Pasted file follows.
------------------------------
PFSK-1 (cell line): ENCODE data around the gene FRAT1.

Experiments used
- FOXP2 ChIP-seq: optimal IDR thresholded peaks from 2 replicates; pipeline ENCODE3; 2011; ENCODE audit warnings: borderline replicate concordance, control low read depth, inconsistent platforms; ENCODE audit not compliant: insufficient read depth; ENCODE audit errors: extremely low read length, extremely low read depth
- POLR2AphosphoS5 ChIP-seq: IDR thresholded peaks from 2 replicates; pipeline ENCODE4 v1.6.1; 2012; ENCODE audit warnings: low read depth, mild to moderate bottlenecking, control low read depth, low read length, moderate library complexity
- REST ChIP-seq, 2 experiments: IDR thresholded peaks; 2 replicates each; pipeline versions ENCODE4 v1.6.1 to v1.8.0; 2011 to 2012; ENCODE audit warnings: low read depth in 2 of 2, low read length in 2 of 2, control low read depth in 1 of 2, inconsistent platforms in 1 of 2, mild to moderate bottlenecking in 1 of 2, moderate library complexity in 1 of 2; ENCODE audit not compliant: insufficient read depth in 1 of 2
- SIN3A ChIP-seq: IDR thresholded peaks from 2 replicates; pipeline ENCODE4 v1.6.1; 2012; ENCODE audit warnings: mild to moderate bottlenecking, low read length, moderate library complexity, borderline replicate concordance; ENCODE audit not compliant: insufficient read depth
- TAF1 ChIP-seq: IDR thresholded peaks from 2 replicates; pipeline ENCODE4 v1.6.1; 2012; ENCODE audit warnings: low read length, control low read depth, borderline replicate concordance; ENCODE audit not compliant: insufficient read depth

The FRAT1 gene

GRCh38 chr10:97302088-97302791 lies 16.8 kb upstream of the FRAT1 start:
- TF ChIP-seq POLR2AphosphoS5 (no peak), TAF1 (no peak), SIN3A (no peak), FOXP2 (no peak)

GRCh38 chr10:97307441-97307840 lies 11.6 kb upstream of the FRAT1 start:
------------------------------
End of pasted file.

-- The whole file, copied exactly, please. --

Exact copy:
PFSK-1 (cell line): ENCODE data around the gene FRAT1.

Experiments used
- FOXP2 ChIP-seq: optimal IDR thresholded peaks from 2 replicates; pipeline ENCODE3; 2011; ENCODE audit warnings: borderline replicate concordance, control low read depth, inconsistent platforms; ENCODE audit not compliant: insufficient read depth; ENCODE audit errors: extremely low read length, extremely low read depth
- POLR2AphosphoS5 ChIP-seq: IDR thresholded peaks from 2 replicates; pipeline ENCODE4 v1.6.1; 2012; ENCODE audit warnings: low read depth, mild to moderate bottlenecking, control low read depth, low read length, moderate library complexity
- REST ChIP-seq, 2 experiments: IDR thresholded peaks; 2 replicates each; pipeline versions ENCODE4 v1.6.1 to v1.8.0; 2011 to 2012; ENCODE audit warnings: low read depth in 2 of 2, low read length in 2 of 2, control low read depth in 1 of 2, inconsistent platforms in 1 of 2, mild to moderate bottlenecking in 1 of 2, moderate library complexity in 1 of 2; ENCODE audit not compliant: insufficient read depth in 1 of 2
- SIN3A ChIP-seq: IDR thresholded peaks from 2 replicates; pipeline ENCODE4 v1.6.1; 2012; ENCODE audit warnings: mild to moderate bottlenecking, low read length, moderate library complexity, borderline replicate concordance; ENCODE audit not compliant: insufficient read depth
- TAF1 ChIP-seq: IDR thresholded peaks from 2 replicates; pipeline ENCODE4 v1.6.1; 2012; ENCODE audit warnings: low read length, control low read depth, borderline replicate concordance; ENCODE audit not compliant: insufficient read depth

The FRAT1 gene

GRCh38 chr10:97302088-97302791 lies 16.8 kb upstream of the FRAT1 start:
- TF ChIP-seq POLR2AphosphoS5 (no peak), TAF1 (no peak), SIN3A (no peak), FOXP2 (no peak)

GRCh38 chr10:97307441-97307840 lies 11.6 kb upstream of the FRAT1 start: